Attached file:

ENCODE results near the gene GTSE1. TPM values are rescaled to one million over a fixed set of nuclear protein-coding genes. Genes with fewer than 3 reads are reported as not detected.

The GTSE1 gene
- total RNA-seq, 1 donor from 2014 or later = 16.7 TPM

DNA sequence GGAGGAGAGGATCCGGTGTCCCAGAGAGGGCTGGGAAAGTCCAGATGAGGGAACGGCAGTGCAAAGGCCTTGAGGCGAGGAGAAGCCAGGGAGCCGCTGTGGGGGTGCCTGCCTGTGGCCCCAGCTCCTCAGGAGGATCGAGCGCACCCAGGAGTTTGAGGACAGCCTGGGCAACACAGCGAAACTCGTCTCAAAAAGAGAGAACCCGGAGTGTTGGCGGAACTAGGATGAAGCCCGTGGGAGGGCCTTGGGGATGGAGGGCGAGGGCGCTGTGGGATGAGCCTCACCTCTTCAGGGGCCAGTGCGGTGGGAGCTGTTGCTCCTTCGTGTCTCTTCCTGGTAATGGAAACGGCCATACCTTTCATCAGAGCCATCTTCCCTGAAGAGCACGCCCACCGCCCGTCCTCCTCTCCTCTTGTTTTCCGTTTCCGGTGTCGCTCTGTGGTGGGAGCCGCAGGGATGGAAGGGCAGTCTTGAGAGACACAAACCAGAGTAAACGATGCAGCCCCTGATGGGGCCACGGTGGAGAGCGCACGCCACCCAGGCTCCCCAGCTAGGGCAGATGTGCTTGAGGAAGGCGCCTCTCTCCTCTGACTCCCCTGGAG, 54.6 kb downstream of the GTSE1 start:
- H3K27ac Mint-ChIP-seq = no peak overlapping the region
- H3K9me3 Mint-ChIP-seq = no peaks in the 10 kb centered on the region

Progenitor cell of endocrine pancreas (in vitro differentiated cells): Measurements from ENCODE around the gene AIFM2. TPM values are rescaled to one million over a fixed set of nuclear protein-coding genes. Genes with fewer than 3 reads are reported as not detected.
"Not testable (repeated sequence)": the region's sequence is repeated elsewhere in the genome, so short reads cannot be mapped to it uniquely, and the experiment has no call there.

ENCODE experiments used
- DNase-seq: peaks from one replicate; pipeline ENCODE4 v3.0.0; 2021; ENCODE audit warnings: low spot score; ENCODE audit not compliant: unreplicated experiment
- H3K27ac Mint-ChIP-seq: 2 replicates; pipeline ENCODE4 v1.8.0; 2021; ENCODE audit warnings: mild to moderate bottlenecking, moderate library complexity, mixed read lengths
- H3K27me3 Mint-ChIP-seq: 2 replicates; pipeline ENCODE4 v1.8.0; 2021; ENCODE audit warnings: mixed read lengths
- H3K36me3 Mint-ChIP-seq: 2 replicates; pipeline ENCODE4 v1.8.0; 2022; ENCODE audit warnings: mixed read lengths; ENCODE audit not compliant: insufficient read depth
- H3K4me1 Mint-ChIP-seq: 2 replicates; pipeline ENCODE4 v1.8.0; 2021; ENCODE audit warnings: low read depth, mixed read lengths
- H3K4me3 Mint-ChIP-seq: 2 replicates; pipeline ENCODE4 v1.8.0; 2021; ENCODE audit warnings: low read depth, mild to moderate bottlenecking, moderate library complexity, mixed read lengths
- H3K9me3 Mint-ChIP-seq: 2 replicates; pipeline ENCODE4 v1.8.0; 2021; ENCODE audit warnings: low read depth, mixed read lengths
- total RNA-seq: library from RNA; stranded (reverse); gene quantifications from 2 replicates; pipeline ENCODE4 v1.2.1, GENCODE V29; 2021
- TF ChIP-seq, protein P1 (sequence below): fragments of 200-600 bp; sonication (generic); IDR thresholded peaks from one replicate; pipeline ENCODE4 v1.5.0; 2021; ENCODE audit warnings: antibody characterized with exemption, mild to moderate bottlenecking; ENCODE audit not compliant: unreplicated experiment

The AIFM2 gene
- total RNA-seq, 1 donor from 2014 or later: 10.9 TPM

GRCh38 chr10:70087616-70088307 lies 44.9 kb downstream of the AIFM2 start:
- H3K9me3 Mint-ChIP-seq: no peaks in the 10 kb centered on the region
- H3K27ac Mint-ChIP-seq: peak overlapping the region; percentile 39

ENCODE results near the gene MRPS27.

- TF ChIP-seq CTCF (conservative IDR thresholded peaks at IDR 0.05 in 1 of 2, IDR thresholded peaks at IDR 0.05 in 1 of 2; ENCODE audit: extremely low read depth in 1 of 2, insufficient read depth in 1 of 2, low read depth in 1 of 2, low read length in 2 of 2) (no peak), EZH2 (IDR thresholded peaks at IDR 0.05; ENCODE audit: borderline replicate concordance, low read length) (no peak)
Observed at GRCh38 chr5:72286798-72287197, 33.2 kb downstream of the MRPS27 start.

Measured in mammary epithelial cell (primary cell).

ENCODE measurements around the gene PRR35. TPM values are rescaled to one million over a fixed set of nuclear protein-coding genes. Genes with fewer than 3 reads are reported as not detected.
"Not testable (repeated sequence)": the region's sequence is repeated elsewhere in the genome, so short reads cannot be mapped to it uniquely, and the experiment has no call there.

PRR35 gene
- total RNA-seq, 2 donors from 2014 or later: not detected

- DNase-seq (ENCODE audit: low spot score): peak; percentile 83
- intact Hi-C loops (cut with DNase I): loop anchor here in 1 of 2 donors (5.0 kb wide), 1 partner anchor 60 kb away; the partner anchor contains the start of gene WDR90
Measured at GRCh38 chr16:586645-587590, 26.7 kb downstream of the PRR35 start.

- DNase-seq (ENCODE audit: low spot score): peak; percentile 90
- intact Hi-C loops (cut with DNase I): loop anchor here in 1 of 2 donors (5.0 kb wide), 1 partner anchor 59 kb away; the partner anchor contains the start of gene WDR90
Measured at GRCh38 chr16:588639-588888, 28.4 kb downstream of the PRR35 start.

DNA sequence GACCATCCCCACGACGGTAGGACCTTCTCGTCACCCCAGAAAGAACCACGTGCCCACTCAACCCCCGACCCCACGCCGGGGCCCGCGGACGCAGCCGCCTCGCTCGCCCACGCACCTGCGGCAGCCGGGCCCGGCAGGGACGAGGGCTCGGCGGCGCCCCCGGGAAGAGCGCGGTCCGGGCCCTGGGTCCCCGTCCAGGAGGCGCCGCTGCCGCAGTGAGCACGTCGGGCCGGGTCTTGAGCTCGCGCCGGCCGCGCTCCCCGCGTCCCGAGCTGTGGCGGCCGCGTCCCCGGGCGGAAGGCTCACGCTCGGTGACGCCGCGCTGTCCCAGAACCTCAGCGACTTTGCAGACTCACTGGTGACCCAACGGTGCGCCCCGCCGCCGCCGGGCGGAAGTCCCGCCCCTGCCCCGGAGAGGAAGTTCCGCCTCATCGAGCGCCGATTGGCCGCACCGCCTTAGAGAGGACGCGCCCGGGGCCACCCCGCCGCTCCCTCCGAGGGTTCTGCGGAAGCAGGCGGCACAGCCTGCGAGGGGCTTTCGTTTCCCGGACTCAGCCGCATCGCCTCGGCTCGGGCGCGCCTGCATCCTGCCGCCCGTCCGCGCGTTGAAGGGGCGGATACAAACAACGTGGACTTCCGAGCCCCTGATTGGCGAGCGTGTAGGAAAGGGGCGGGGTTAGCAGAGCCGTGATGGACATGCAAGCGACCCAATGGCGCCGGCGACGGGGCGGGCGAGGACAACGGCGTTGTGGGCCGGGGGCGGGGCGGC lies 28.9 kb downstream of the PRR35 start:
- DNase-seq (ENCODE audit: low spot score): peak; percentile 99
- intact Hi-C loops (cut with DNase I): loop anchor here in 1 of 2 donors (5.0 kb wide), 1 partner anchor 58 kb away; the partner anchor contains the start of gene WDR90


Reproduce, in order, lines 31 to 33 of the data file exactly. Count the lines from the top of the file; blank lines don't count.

- total RNA-seq, 2 donors from 2014 or later: not detected

- DNase-seq (ENCODE audit: low spot score): peak; percentile 83
- intact Hi-C loops (cut with DNase I): loop anchor here in 1 of 2 donors (5.0 kb wide), 1 partner anchor 60 kb away; the partner anchor contains the start of gene WDR90